Nearly 1,000 workers at three luxury hotels in Vancouver walked off the job Thursday, as they continue to press for safer working conditions and more stable working hours.
Workers at the Hyatt Regency, Pinnacle Harbourfront and Westin Bayshore hotels launched an “indefinite strike” after contract negotiations broke down. They’ve been without a contract for over a year.
“Throughout the spring and summer, we held rallies, we continued in bargaining, but the members are very frustrated because bargaining has been very ineffective in getting the workers what they’re asking for,” said Sharan Pawa, a spokesperson for the workers’ union, United Here Local 40.
On Tuesday, workers organized a preemptive lunchtime strike outside of the Hyatt.
“They are frustrated,” Pawa said. “So now [Thursday] they’ve escalated to a full indefinite strike.”
statemPawa says services at the three hotels will be impacted.
“There already has been a drop in the level of service and quality, because no one is there to make beds properly or cook food to the same standards,” she said. “They will not be returning to work until they receive their contract.”
She said this is the first hospitality industry strike in Vancouver in two decades.
In an email statement to HuffPost Canada Saturday, Hyatt vice-president of labour relations Michael D’Angelo said he was disappointed in the action.
“Hyatt Regency Vancouver is disappointed that UNITE HERE elected to call a strike while negotiations continued. Hyatt has a long history of strong labor relations, and Hyatt Regency Vancouver remains willing to meet at the negotiating table,” he wrote.
D’Angelo says the hotel has met 26 times with the union since 2018 and had offered 15 per cent pay increases over four years, as well as increased safety devices in rooms, but the union rejected the offer.
“Hyatt’s purpose is to care for people so they can be their best, and the wellbeing and safety of our colleagues is a top priority,” he wrote.
‘We deserve a better workload’
Nym Valvez has worked at the Pinnacle Harbourfront for four years as a room attendant. She said the biggest challenge she’s faced as a worker is the workload.
“It is not easy for our bodies to clean 15 rooms every single day,” she told HuffPost Canada. “It’s very stressful. And we have to rush — sometimes usually we need our breaks just to finish rooms.”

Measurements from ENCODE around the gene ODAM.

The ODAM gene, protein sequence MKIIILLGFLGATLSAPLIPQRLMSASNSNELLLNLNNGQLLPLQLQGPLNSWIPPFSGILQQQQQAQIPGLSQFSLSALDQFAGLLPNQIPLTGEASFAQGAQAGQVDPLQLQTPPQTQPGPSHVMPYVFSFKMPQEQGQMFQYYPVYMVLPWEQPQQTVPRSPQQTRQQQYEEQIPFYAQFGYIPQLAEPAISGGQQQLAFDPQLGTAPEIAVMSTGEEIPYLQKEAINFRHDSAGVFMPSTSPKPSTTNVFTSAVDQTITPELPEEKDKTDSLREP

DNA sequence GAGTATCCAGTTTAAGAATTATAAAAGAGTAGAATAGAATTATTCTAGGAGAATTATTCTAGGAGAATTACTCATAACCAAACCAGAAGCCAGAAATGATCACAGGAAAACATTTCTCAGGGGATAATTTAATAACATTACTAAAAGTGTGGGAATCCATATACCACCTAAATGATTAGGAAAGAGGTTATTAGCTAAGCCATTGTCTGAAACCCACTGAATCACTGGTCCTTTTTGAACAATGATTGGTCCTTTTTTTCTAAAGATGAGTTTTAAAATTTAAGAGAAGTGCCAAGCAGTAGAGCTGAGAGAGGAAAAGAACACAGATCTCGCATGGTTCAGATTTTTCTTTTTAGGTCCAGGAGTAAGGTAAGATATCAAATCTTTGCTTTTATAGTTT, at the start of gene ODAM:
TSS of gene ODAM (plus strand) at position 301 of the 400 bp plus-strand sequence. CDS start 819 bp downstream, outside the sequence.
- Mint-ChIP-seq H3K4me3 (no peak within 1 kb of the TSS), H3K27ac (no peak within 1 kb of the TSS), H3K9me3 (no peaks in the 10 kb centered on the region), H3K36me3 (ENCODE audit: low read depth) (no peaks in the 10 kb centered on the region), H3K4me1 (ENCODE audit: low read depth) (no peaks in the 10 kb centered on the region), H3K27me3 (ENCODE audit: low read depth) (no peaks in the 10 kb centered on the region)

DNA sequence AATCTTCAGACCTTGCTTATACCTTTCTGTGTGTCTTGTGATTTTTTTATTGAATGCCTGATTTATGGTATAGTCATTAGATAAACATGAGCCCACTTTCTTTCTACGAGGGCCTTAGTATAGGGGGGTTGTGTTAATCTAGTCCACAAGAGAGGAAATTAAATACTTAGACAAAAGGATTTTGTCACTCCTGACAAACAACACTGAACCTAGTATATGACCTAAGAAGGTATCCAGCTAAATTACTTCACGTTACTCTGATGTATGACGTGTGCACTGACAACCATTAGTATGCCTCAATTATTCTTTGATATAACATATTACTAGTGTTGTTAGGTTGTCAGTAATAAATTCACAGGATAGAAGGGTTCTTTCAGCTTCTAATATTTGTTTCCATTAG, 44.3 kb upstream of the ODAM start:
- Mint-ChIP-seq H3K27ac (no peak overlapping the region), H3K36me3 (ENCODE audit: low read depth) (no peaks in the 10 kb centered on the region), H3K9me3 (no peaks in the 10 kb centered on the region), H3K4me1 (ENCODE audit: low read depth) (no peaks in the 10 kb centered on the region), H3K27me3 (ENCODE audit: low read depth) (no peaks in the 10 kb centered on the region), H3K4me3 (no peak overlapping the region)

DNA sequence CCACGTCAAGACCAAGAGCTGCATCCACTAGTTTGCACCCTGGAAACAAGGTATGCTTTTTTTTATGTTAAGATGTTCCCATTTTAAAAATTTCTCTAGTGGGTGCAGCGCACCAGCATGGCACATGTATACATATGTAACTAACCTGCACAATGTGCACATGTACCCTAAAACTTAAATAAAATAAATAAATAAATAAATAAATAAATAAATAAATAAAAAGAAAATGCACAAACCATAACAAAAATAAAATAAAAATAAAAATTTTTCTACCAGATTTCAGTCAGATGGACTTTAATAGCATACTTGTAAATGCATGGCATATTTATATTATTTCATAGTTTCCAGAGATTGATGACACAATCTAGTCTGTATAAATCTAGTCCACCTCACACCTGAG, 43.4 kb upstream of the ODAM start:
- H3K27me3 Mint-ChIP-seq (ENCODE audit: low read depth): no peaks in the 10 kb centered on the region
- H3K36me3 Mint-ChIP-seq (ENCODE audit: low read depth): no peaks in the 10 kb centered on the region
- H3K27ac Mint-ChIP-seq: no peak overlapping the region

WATCH: Dozens of workers share similar experiences at Boston hotel strike. Story continues below.
She said many attendants will forgo their mandated lunch or coffee breaks in order to meet room-cleaning quotas. She joked that the workers went on strike so management would have to experience how difficult their jobs are.
“It’s very disappointing, because the hotel industry and the management knows that we deserve a better workload,” she said.
Valvez said it’s been “very inspiring” to see workers from different areas of the hospitality industry come together to demand a better contract.
“If it’s not for us [the workers], hotels are not going to make that money and Vancouver is not going to be the tourism capital of the world,” she said.
Tourism contributes almost $4.8 billion to the Metro Vancouver economy every year, according to Tourism Vancouver, with many of the more than 10 million visitors staying at hotels downtown.
Rosewood Hotel Georgia
Workers at the Rosewood Hotel Georgia, a fourth hotel represented by Unite Here, have issued 72-hour strike notice, but they’re facing lockout threats from management.
Originally built in 1927, the Rosewood Hotel Georgia has hosted a variety of celebrities and dignitaries over the years including Elvis Presley, Nat King Cole and Queen Elizabeth II.
The hotel was recently named the number one hotel in Canada by U.S. News and World Report. It said “recent visitors said the staff’s attention to detail makes guests feel like royalty.”
While also represented by the same union, workers at the Hotel Georgia are on a different contract schedule than those at the other three hotels.
Last month, HuffPost Canada reported that four current and former female employees filed a human rights complaint against the hotel, alleging a culture of sexual harassment and abuse.
The women described “egregious and repeated sexual assaults and harassment at the hands of hotel guests” and allege the hotel’s management perpetuated an overly sexualized work environment, contributed to lewd comments about female workers, and failed to respond appropriately when they reported incidents of sexual assault.
UPDATE: This story has been updated with a September 21 statement from the Hyatt.
CORRECTION: A previous version of this story misspelled Nym Vlavez’s name and stated that Hotel Georgia workers were locked out. They are facing the threat of a lockout.